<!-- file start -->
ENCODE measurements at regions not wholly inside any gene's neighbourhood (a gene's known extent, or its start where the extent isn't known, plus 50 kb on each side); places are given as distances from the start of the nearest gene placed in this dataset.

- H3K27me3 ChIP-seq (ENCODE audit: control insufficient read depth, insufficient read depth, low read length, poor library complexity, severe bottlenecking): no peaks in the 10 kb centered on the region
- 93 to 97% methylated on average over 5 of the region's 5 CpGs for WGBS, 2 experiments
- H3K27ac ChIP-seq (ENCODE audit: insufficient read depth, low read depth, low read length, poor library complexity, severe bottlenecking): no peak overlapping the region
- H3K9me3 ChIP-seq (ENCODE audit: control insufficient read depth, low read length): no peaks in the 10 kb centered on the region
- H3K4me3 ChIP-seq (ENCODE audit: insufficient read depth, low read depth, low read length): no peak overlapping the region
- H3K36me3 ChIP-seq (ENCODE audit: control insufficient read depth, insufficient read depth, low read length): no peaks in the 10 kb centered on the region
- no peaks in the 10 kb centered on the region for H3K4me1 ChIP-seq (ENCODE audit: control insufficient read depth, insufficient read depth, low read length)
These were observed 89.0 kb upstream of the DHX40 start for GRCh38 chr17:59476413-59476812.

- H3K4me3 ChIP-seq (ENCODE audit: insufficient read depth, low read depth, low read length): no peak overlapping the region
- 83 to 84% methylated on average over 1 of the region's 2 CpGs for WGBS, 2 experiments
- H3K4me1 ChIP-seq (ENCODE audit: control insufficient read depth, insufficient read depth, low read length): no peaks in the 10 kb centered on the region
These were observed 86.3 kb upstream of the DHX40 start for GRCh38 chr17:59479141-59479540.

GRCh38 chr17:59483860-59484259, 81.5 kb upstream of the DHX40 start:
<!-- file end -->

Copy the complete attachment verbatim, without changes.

ENCODE measurements at regions not wholly inside any gene's neighbourhood (a gene's known extent, or its start where the extent isn't known, plus 50 kb on each side); places are given as distances from the start of the nearest gene placed in this dataset.

- H3K27me3 ChIP-seq (ENCODE audit: control insufficient read depth, insufficient read depth, low read length, poor library complexity, severe bottlenecking): no peaks in the 10 kb centered on the region
- 93 to 97% methylated on average over 5 of the region's 5 CpGs for WGBS, 2 experiments
- H3K27ac ChIP-seq (ENCODE audit: insufficient read depth, low read depth, low read length, poor library complexity, severe bottlenecking): no peak overlapping the region
- H3K9me3 ChIP-seq (ENCODE audit: control insufficient read depth, low read length): no peaks in the 10 kb centered on the region
- H3K4me3 ChIP-seq (ENCODE audit: insufficient read depth, low read depth, low read length): no peak overlapping the region
- H3K36me3 ChIP-seq (ENCODE audit: control insufficient read depth, insufficient read depth, low read length): no peaks in the 10 kb centered on the region
- no peaks in the 10 kb centered on the region for H3K4me1 ChIP-seq (ENCODE audit: control insufficient read depth, insufficient read depth, low read length)
These were observed 89.0 kb upstream of the DHX40 start for GRCh38 chr17:59476413-59476812.

- H3K4me3 ChIP-seq (ENCODE audit: insufficient read depth, low read depth, low read length): no peak overlapping the region
- 83 to 84% methylated on average over 1 of the region's 2 CpGs for WGBS, 2 experiments
- H3K4me1 ChIP-seq (ENCODE audit: control insufficient read depth, insufficient read depth, low read length): no peaks in the 10 kb centered on the region
These were observed 86.3 kb upstream of the DHX40 start for GRCh38 chr17:59479141-59479540.

GRCh38 chr17:59483860-59484259, 81.5 kb upstream of the DHX40 start: